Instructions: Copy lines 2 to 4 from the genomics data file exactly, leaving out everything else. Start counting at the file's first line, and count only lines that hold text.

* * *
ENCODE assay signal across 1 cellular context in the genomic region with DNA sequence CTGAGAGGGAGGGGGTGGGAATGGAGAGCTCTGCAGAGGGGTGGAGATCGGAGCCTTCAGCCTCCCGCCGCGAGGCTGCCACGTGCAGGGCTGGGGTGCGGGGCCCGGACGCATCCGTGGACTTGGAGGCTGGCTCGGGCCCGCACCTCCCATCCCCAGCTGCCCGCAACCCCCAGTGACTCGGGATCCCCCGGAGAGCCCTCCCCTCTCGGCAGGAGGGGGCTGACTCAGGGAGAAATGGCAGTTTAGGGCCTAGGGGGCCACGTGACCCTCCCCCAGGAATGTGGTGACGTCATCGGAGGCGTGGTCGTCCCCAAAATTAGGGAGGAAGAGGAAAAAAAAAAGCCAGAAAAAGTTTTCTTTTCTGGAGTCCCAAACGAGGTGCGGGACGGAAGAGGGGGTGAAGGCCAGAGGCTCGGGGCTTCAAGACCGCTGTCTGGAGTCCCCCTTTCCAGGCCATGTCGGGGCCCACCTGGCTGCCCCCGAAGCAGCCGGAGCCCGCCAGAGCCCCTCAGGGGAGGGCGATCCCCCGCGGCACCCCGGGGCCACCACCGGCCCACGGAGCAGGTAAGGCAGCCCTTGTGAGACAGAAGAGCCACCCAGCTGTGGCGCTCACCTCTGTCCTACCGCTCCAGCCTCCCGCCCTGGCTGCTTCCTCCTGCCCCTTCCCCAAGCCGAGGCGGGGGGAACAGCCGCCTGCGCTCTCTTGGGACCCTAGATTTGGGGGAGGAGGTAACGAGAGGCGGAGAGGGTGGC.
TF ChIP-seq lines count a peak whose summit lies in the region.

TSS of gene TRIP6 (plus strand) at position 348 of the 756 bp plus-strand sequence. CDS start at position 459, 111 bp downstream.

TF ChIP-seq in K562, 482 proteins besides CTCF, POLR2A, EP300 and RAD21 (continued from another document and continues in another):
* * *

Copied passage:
TF ChIP-seq lines count a peak whose summit lies in the region.

TSS of gene TRIP6 (plus strand) at position 348 of the 756 bp plus-strand sequence. CDS start at position 459, 111 bp downstream.

TF ChIP-seq in K562, 482 proteins besides CTCF, POLR2A, EP300 and RAD21 (continued from another document and continues in another):